Sexual Humor

I make a lot of references to sex in my posts. This is not because I’m obsessed with sex or because I have run out of other things to talk about, but because sex lends itself easily to humor. That is, sex is funny to most people in a way that the Harvard Lampoon is not.

This is related to social skills because I’ve noticed that a lot of socially awkward people are most awkward around the topic of sex. I’ll say penis and get an audible wince. Their eyes will kind of slide downward, and then they drop some cutlery for good measure.

So what I’m suggesting is that people become more comfortable with sex as a conversation topic, if not as a physical act. The point isn’t to be bawdy or lewd. But familiarizing yourself with enough terminology to lie during a game of ten fingers is a skill well worth acquiring. At the very least, learn to guffaw with the best of them. Read the rest of this entry »

Handling Rejection

It is all too common for a guy to be interested in a girl, to spend a year pining over her without making a move, to finally get the nerve to ask her to a dance or on a date, and to be courteously let down. The rejection is hard because it is honest and it is personal. It is the disheartening culmination of a year’s worth of romantic investment.

What could have been done differently? Remember, “be proactive” is the first of Stephen Covey’s seven habits of highly effective people. This translates to moving quickly. I’m not saying that you ought to move rapidly in the traditional sense (which only applies within the context of some sort of relationship), I want you to do so in the “get to know each other” portion. A year is a long time to dwell on anything, especially a static infatuation. I suggest taking steps early on to find out if she reciprocates your affection. Ask her on a date. Flirt with her. If she likes you, fantastic. If not, it’s good that you found out sooner rather than later. Read the rest of this entry »

Learning Together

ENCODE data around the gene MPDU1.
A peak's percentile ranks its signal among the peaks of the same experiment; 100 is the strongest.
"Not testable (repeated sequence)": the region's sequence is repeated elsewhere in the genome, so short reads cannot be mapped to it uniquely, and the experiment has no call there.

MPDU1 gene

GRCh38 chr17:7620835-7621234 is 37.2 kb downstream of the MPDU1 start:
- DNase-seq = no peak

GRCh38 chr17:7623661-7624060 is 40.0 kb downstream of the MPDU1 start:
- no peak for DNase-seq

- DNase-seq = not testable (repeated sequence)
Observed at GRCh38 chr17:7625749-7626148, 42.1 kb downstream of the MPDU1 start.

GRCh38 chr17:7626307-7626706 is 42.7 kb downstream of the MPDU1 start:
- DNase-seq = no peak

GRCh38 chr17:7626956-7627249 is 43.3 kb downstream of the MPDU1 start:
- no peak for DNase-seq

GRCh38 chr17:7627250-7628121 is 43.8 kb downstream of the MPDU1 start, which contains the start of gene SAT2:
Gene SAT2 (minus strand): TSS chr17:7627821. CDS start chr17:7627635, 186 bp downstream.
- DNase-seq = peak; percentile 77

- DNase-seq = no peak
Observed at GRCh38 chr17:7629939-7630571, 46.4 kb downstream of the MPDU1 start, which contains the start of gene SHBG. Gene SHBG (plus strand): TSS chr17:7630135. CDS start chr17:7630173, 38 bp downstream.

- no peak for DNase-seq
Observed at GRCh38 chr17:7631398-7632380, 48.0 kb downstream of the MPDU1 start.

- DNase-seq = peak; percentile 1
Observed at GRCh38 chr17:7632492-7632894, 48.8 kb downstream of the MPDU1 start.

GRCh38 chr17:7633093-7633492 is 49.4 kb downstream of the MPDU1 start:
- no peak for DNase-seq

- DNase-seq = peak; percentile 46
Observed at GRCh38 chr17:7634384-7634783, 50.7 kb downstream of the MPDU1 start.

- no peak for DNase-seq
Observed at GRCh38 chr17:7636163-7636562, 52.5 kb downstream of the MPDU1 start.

A friend recently said something that bothered me. And in some ways, it is depressing: all relationships end in break-up or marriage. Hell, a lot of marriages end in break-up. It makes romance seem futile. Yet in many relationships, there does come a point when the novelty has worn off and the nebulous idea of commitment is the only way forward. A lot of Harvard couples stall at this tipping point.

Why? We aren’t commitment-phobes. There are people here who spend more time planning Women In Business conferences than I would my wedding. If anything, we over-commit. What makes these Harvard relationships go kaput? What value do we place on these partners, who were lovers, roommates, pset buddies, best friends, all at once? Read the rest of this entry »

Socializing as a Habit

My idea of an enjoyable flight involves a lively conversation with the cute girl sitting next to me. So when she sat down, I said hello. Turns out she’s a runner from New Zealand who is going home for the first time in several years. I’m learning about how teenage pregnancy is all the rage in her homeland and how the cattle there are fed grass instead of corn. But that’s enough chatting… back to my book on theoretical neuroscience.

We’ve been taught that life is about making trade-offs. Parties, hanging out, and conversation all take time, as do homework, the gym, and sleep.